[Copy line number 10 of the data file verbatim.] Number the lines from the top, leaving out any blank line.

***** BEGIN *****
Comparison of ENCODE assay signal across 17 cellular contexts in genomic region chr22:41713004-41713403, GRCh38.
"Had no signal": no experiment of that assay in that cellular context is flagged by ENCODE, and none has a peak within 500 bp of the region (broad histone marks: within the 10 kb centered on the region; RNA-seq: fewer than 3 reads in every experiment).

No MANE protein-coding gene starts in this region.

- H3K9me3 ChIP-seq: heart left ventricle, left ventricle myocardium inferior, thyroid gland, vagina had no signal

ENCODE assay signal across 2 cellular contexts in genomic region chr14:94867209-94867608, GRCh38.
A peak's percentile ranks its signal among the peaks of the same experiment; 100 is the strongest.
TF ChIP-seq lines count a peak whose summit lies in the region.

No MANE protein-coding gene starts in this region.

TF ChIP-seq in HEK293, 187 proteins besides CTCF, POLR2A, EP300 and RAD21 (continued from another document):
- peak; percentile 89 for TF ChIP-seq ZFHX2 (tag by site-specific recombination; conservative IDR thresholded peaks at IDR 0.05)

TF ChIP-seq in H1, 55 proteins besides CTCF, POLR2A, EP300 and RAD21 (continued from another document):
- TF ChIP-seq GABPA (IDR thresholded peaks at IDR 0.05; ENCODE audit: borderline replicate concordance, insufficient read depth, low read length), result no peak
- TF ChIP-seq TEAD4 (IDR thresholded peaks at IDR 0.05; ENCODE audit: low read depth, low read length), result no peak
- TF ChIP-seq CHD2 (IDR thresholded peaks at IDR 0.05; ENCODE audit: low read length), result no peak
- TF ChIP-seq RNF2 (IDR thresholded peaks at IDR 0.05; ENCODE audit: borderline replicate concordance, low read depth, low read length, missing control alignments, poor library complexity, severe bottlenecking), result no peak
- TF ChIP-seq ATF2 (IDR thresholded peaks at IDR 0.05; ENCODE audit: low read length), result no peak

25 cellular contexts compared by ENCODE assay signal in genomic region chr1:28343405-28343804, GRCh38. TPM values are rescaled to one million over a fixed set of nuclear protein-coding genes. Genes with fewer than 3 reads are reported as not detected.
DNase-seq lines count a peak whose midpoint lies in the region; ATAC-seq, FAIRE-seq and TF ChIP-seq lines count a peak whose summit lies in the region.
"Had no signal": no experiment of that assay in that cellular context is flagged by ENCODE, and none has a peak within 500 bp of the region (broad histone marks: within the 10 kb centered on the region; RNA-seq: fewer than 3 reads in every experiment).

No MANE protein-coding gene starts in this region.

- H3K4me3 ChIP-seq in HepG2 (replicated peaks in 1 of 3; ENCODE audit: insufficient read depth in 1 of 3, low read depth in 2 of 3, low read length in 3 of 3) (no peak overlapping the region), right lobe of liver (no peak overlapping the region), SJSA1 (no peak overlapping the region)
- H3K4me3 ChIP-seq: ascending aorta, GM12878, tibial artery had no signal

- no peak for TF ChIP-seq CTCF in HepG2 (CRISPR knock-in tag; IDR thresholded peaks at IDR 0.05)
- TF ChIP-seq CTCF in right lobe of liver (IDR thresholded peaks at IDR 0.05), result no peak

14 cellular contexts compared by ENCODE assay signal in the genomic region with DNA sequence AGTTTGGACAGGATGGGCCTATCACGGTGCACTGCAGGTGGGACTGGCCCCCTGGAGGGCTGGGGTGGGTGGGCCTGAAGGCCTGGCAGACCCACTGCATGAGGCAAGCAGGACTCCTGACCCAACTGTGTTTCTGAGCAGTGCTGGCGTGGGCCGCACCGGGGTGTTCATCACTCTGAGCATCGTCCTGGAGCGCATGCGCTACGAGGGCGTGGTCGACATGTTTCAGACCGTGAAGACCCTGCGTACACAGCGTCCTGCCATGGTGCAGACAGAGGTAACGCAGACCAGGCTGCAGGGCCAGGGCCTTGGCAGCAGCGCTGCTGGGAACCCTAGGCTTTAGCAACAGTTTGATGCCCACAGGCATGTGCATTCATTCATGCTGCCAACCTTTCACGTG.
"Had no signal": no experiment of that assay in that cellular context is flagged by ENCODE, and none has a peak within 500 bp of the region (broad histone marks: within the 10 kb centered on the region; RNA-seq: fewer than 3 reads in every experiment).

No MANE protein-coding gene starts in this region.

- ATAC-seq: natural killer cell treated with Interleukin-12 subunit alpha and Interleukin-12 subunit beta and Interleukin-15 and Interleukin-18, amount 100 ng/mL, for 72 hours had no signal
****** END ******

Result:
- peak; percentile 89 for TF ChIP-seq ZFHX2 (tag by site-specific recombination; conservative IDR thresholded peaks at IDR 0.05)